Imatinib is a tyrosine kinase inhibitor with activity against several fibrogenic factors (including PDGFR-α and β), which has been investigated in IPF based on encouraging data from animal models of lung fibrosis. Imatinib has been shown to inhibit lung fibroblast-myofibroblast transformation and proliferation, as well as extracellular matrix production through inhibition of PDFG and TGF-β signaling [10]. In a Phase II, randomized, double blind, placebo-controlled study, 119 IPF patients enrolled in 13 centers in the United States and Mexico were randomly assigned to receive imatinib (600 mg orally once daily) or placebo for 96 weeks [11]. Patients were eligible if they had had clinical worsening within the past year as demonstrated by any one of the following: ≥10 % decrease in FVC % predicted, worsening chest X-ray, or worsening dyspnea at rest or on exertion. This trial specifically aimed to study patients with “mild or moderate” IPF. The primary outcome was a combined measure of disease progression defined as a ≥10 % decline FVC from baseline or death. Secondary endpoints included change from baseline in diffusing capacity of the lung for carbon monoxide (DLCO) % predicted, change from baseline in the resting arterial blood gas assessment of A-a gradient, change in the number of meters walked in a 6-min walk distance (6MWD), change from baseline in the SGRQ assessments and overall mortality, all evaluated after 96 weeks. No differences in the predefined primary or secondary end points were observed between the imatinib and the placebo groups. Serious adverse events occurred at similar rates in the two study groups. Based on these results, it seems unlikely that imatinib will be further explored in the treatment of IPF.

TNF-alpha receptor inhibitors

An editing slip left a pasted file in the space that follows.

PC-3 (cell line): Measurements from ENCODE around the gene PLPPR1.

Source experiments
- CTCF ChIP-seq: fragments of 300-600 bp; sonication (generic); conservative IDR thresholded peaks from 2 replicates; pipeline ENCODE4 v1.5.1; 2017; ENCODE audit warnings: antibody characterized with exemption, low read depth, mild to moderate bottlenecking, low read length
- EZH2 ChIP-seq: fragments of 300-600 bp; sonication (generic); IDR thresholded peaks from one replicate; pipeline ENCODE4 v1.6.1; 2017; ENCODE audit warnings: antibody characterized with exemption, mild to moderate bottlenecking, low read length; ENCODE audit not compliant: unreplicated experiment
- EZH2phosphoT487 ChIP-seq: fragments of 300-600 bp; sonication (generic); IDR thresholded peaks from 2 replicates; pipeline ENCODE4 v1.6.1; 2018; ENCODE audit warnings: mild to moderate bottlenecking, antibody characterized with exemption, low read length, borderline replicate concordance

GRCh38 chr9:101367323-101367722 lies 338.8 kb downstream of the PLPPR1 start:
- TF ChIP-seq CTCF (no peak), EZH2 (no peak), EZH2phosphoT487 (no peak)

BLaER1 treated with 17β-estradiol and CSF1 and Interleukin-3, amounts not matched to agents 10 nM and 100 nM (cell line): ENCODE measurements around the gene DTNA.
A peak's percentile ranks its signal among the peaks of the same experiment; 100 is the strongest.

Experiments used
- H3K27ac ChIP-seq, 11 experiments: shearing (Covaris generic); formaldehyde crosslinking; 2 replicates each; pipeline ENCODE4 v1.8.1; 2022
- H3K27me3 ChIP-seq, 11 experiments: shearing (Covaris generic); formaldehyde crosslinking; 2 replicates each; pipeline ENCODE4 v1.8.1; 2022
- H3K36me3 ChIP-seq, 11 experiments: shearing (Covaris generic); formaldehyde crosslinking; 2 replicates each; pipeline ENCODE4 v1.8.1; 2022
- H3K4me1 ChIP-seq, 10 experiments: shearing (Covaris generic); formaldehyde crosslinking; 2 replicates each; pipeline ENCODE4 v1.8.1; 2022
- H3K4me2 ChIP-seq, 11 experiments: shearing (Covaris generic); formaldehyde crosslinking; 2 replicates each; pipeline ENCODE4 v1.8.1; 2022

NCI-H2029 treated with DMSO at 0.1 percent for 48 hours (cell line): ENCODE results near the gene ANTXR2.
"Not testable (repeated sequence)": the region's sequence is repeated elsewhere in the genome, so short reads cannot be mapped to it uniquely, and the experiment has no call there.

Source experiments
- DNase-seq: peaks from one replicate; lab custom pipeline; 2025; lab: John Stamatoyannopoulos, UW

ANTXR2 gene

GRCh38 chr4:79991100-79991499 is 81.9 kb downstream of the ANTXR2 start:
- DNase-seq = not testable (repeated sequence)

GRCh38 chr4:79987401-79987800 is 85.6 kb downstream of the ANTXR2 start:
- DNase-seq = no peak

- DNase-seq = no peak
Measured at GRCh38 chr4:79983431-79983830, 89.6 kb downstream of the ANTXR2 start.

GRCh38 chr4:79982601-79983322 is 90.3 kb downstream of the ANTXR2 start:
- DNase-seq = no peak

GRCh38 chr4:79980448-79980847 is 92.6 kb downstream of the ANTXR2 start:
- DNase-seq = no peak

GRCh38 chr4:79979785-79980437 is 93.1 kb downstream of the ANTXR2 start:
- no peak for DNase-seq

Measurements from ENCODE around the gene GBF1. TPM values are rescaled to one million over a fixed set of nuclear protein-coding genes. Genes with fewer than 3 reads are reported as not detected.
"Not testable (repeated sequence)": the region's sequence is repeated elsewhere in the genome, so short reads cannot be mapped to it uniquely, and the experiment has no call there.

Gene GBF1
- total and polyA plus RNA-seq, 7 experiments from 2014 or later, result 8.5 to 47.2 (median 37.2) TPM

Elevated levels of tumor necrosis factor (TNF)-alpha, a cytokine with inflammatory and fibrogenic properties, have been detected in the lungs of animals in experimental models of pulmonary fibrosis [12], and in patients with IPF [13]. A fibrosing alveolitis develops in transgenic mice expressing high TNF-alpha levels in their lungs [14], and adenoviral transfer of TNF-alpha complementary DNA to lungs of normal adult rats results in the increased transforming growth factor (TGF)-beta expression, followed by the development of fibrosis [15]. Furthermore, in animal models of pulmonary fibrosis, TNF-alpha antagonists inhibit pulmonary inflammation and fibrosis [16], suggesting that such agents could potentially diminish the fibrotic response in the lungs of patients with IPF.

Etanercept

In a 48-week, randomized, double blind, placebo-controlled, multicenter, Phase II trial, Raghu and coworkers evaluated safety and efficacy of subcutaneous (25 mg twice weekly) etanercept, a soluble TNF-alpha receptor antagonist that is used to treat rheumatoid arthritis, in subjects with IPF [17]. No significant differences in primary endpoints (changes in FVC % predicted, DLCO % predicted, and oxygenation at rest) were observed between the groups. However, a trend towards a benefit in the etanercept group was observed with regard to several physiologic, functional, and quality-of-life endpoints among subjects receiving the drug. There was no difference in adverse events between treatment groups, demonstrating the drug is safe. Because this study included a relatively small (n = 88) number of patients, the authors suggested that this could account for the lack of statistically significant differences between treatment groups in the primary endpoints. In fact, based on the observed means and pooled standard deviation, a 3.5-fold greater sample size would have been required for the between-group differences observed in this study to be statistically significant. Of note, during the 48 weeks of the trial, almost 25 % of patients withdrew from the study, similar to the dropout rates seen in other trials [18, 19], which represents an intrinsic potential issue inherent to long-term trials in IPF.